After the water has reached the proper level, the gigantic paddles, or gates must be hand operated on the smaller locks in the canals.

(Kay and Sutherland are waiting to open the paddles here to allow our boat to sail on.) We learned the hard way to wait until the water is completely filled or drained before putting our backs to them. If you wait, they move surprisingly easy!

Five locks in a row! Oh, joy!

At a lock along the way, I met one of the many volunteers who help manage the waterways and locks for the Canal and River Trust. She asked where I was from and then asked why we chose to rent a canal boat. When I told her our story, she beamed, "How brilliant! I think it's just wonderful you Americans have chosen to do something so traditionally British! I'm proud of you! How absolutely wonderful!"

Everyone we met along the canals was extremely nice and helpful. Even the "gongoozlers", people who make a pastime of watching us hopeless landlubbers trying to cope with the locks, sometimes jumped in to help us move those enormous paddles.

On the Canal

I really didn't know what to expect. I dreamed of a relaxing ride through gorgeous scenery and quaint villages, and yes, a few locks. I, indeed, got all of that and more! Even the canal leading out from Worcester to the Severn River is beautiful; the ancient locks are tiny and the scenery spectacular!

The canals of Worcester.
Captain Tom had no trouble maneuvering these tiny locks
 with inches to spare on either side.

Originally, the canals were constructed to transport goods across the country.  The narrow boat, built in the 18th, 19th and 20th century, was designed to fit the confines of the canals and bridge holes, which had to be at least 7’ wide. Pulled by horses along a towpath, it was a slow and laborious process, but languid at the same time, allowing plenty of opportunity to stop at a pub along the way for a brew or two.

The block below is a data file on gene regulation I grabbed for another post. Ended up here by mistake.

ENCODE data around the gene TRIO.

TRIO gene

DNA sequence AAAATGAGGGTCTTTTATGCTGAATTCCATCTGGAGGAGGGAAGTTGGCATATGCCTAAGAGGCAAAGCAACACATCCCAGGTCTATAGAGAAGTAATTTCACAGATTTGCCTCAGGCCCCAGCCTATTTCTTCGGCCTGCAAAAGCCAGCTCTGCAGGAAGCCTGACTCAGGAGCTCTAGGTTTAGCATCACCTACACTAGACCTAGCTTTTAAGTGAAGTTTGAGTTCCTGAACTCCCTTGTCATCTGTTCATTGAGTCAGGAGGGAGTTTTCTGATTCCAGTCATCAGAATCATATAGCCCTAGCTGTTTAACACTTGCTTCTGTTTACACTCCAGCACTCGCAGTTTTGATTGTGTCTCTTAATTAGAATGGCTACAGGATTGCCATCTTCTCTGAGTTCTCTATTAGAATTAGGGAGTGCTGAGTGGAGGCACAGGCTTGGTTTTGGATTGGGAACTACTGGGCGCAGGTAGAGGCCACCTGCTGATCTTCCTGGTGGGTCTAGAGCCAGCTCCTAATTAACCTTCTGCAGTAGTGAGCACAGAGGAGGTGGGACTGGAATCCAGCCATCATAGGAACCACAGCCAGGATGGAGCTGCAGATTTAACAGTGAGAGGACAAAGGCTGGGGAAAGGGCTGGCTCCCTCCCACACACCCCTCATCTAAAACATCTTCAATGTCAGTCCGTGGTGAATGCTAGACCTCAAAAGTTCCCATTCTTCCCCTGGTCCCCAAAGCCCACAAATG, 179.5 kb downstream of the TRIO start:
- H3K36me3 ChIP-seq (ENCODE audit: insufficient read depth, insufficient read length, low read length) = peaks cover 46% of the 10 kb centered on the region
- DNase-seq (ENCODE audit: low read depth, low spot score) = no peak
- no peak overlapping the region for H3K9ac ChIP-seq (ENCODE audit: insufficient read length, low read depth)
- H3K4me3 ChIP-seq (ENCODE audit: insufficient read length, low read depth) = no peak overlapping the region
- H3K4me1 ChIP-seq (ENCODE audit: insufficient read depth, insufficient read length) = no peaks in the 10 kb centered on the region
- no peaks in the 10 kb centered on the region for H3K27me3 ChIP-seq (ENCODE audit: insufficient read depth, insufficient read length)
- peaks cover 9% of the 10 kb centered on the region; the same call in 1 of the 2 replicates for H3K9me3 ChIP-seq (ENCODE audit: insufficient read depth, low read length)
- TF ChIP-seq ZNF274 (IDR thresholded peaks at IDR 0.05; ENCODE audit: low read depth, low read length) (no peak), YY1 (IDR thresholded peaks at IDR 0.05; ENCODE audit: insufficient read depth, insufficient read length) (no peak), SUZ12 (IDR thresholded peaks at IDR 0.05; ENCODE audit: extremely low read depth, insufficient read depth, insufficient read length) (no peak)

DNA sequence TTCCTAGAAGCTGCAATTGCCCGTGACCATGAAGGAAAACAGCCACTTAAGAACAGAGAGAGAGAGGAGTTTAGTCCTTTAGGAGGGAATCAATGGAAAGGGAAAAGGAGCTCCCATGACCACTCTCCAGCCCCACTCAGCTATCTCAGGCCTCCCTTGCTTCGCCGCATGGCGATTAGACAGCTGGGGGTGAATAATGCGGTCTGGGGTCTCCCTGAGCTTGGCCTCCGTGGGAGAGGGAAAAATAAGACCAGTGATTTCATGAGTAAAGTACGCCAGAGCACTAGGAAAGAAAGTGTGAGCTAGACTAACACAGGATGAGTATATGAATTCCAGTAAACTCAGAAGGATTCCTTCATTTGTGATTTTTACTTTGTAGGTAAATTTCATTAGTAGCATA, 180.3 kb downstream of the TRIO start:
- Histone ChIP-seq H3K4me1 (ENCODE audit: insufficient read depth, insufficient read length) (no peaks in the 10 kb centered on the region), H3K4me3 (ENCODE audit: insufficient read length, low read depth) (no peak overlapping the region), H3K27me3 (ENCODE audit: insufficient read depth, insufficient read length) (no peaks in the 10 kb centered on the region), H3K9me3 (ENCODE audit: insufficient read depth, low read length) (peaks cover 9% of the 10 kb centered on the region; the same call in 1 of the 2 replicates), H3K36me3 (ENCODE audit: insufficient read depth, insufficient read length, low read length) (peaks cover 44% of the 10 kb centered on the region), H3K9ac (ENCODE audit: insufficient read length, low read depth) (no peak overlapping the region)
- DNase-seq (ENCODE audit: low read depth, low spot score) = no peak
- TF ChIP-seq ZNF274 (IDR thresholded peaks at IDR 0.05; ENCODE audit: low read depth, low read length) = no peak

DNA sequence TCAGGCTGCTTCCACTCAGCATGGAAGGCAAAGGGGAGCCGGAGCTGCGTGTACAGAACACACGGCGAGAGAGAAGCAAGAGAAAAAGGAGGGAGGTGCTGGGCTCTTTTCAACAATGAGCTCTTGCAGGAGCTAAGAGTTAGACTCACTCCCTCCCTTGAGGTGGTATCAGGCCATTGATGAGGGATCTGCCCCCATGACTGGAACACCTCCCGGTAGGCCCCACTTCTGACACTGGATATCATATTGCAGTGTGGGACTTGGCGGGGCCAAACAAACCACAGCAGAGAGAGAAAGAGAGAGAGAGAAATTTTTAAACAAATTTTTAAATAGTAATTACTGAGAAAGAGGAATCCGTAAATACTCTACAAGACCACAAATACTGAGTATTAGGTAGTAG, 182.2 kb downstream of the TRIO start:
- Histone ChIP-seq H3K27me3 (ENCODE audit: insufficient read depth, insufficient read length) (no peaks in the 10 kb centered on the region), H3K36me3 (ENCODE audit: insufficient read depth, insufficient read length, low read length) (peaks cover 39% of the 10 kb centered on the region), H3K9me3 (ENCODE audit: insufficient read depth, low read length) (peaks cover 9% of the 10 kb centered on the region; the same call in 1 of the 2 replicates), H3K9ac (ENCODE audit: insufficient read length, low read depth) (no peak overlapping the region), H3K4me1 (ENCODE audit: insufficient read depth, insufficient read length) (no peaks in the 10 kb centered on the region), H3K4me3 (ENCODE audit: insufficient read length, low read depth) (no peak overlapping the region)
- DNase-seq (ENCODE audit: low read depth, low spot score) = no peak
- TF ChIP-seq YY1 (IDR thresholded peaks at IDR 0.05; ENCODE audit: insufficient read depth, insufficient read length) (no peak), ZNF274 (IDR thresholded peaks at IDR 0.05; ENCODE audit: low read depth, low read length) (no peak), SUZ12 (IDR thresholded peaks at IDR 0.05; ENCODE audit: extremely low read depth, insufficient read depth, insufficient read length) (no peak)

The canals now are primarily for recreational use, with more and more people living in their narrowboats. We met several of these folks; many are retired older couples and their pets. And they, like our RV counterparts, form a community and support group for each other. All I can say is, it’s a nice way to live!

Who says you have to leave your
garden or your pets behind?
Entering the Severn River

This huge lock at Diglis Basin, gateway to the Severn River, is thankfully manned
 so we girls didn't have to open this one!

Sights Along the Severn River

Does it get any better than this??

On our journey down the Severn River, we docked our boat for lunch
at The Swan Hotel. I think I had a steaming bowl of homemade soup
 and crusty bread. Good pub food!

Captain Tom and his First Mate, Kay

***A special thanks to Kay and Tom for many of the photos shown in this blog! 

Next time: The Many surprises of the Town of Tewksbury!


  1. Barbara, my daughter and grandson and I lived on a longboat in Stratford-u-Avon in 2005 for a week. We traveled only 4 miles (13 locks each way), but it was a terrific experience. We did it because it was offered as a choice on my daughter's time share, of all things.

    1. I know! We used my friend's timeshare for this trip too. Great way to experience something so unusual and something one can brag about for years!

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    1. Thank you so much for your comment, Max! I do hope you check out the new posts and then let me know what you think! BC

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    1. Thank you, Mike, for your very kind comment! It is for readers like you that I write this travel blog. It truly is a labor of love and it is so nice to know that it is appreciated! Keep on traveling and keep on reading!! BC

  6. Barbara, I see my comment from 2015 listed as Unknown, but now have to add to it--about piloting those long boats. What looks easy definitely is not because they steer from the rear. I gave it a try, but after swinging wildly from side to side of the canal, decided to turn over piloting duties to my daughter, who (as a firefighter) had experience driving a fire truck from the rear. I accepted the "grunt" work of raising and lowering the canal gates instead. We didn't discover until our return trip the following morning the trick of filling the lock ahead with water so the boat could sail smoothly through without backing up and detaining those behind us. Joanne Walen

  7. Hi Joanne! So good to hear from you! And, thank you for describing just how difficult "steering" one of those canal boats can be! My friend, Tom, did a fabulous job piloting ours. He made it look easy and I know it wasn't. I too was only happy to do the greasy "grunt" work! We are so fortunate to have had such a unique and one-of-a-kind experience.

  8. Grown-ups or solid swimmers just wear it during real sailing action, while youngsters wear PFDs for longer timeframes.

    1. Thanks for you comment, Elezebeth. You sound like you know canal boating! It made me laugh because I kept wearing the life jacket when everyone else didn't bother. But, I knew I was capable of doing something stupid like tripping over something causing me to fall into the canal and unglamously flopping around like a hooked fish. Just playing it safe!